When I walk into the local library, I am greeted by a friendly and knowledgeable adult who immediately lets me know that they are available if I have any questions. There are beautiful posters on the walls, soft carpet and comfortable chairs, and shelf after shelf of books. There are tables with computers awaiting guests. In the corner there is a colorful and inviting children’s section, complete with books and puzzles and chairs for smaller people.
The library is quiet, but not silent, and often contains the sounds of an impassioned conversation about a great book that someone is recommending. In the evenings and on the weekends the space is busier with the coming and going of more families and community members, who may be attending a workshop, an event, or a children’s read aloud.
For hundreds of years, lending libraries have provided safe and welcoming spaces for community members to congregate with the goal of acquiring knowledge through the written word. Now libraries also have computers, movie collections, and online databases. Sometimes they even have makerspaces and tools.
Another function of libraries is community-building. Reading a book or online article by yourself is certainly an option, but many people crave the engagement that comes with sharing what we’re learning with another person. Learning is often deeper when we are engaged with others in the process.
The library down the street is a safe and inclusive space where people can come and go as they please, share resources and knowledge, and follow some community agreements. These agreements are simple and rooted in a culture of consent. You will be asked to be quiet if you’re disturbing the learning environment for others, and you cannot check out another book if you already have too many you’ve borrowed sitting at home. On the other hand, you won’t be told that you have to spend 45 minutes reading a dense history textbook, sit in one particular place, or be forbidden from leaving until you’ve finished a worksheet. Libraries support you in your own journey, and foster a love of learning by providing resources to help you dive deeper into the topics that excite you!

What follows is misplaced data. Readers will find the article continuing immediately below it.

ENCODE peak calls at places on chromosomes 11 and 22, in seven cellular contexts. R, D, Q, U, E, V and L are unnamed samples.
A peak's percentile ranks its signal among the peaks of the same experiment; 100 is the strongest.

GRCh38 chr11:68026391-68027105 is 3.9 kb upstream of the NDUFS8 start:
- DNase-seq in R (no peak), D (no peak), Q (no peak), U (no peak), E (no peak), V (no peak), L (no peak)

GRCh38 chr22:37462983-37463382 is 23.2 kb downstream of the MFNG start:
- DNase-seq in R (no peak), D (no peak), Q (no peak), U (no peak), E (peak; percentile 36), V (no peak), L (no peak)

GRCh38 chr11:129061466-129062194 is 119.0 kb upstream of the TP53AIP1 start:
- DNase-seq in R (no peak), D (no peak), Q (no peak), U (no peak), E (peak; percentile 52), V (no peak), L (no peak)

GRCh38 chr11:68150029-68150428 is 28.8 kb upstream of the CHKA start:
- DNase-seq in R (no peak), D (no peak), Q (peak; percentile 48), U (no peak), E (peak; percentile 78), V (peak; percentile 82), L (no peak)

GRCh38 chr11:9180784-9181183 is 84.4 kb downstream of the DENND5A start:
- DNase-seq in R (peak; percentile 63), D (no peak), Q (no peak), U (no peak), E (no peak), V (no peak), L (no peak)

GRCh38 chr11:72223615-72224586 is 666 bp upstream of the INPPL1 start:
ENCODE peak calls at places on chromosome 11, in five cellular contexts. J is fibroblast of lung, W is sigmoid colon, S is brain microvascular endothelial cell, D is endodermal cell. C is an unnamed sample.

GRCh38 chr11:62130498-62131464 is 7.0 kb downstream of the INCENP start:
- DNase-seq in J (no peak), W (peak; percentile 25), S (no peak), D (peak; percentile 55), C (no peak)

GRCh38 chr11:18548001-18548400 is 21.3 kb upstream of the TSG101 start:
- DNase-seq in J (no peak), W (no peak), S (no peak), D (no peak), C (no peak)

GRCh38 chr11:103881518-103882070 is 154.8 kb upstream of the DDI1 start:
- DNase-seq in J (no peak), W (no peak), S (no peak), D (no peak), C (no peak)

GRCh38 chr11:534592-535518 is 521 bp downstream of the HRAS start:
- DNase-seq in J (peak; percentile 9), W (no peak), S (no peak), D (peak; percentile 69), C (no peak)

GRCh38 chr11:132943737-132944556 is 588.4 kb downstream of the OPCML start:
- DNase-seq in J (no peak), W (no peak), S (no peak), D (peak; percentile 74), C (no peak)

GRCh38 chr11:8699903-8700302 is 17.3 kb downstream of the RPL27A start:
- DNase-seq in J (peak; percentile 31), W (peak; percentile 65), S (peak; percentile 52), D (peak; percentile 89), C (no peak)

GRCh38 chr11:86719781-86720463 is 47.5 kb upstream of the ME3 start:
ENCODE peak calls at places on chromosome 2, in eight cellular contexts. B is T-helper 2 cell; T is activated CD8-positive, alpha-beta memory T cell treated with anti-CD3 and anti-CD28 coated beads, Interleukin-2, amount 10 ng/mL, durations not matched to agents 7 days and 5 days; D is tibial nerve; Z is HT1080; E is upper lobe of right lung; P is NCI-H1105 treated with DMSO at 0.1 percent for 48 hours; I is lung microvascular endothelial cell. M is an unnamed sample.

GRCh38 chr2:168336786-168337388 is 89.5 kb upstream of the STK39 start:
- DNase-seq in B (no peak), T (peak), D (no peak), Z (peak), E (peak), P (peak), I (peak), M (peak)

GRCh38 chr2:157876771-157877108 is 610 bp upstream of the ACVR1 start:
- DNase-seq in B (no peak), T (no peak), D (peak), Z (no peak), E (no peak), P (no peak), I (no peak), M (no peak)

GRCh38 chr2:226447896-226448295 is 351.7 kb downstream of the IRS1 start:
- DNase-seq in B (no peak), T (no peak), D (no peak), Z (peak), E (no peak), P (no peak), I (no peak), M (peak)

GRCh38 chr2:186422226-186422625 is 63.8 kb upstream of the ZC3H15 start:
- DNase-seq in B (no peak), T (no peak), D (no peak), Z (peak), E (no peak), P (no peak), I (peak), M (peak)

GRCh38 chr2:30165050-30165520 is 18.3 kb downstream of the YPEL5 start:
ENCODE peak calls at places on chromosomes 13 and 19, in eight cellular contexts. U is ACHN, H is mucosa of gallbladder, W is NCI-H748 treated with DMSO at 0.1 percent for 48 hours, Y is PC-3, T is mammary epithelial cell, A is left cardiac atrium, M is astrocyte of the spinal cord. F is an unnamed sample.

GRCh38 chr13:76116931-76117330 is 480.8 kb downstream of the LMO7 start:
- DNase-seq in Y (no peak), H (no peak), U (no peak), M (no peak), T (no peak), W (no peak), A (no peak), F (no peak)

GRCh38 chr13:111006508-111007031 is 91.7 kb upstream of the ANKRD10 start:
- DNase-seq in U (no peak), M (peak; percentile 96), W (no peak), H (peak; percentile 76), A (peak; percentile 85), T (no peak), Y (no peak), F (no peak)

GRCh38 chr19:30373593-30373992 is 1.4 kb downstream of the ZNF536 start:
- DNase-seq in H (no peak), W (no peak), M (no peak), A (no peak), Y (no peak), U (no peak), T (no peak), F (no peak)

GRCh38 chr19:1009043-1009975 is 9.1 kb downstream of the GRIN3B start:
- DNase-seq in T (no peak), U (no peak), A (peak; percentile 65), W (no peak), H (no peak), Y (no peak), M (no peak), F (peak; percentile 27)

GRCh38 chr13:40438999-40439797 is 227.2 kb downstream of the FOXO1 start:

Imagine a library like the one I’ve just described. Now add a room in the back where tools and machines abound. Add a few adults and teens in there building an awesome boat. Add a collection of kids who come in everyday, as an alternative to going to school. Add some adults in the space, working like librarians do. They’re helping people follow their passions, and empowering them to build the skills necessary to continue learning on their own. Imagine there is also a playground out back with a tree-house, lots of fun toys, and room to climb and run and get dirty. Down the hallway from the library, there’s a kitchen where people are cooking their lunch, and preparing for an afternoon cooking class. Adjacent to the kitchen there is a lounge area with folks hard at work on their computers; one is a graphic designer, another a project manager. Both work remotely. Now you’re imagining Alder Commons.
We hope that public libraries continue to thrive, and that one day public funding will be available for projects like Alder Commons. For now, we are excited to explore a model of what learning can look like outside of a school environment.
It you’re intrigued by this, check out Peter Gray’s thoughts on the relationship between libraries and Self-Directed Education.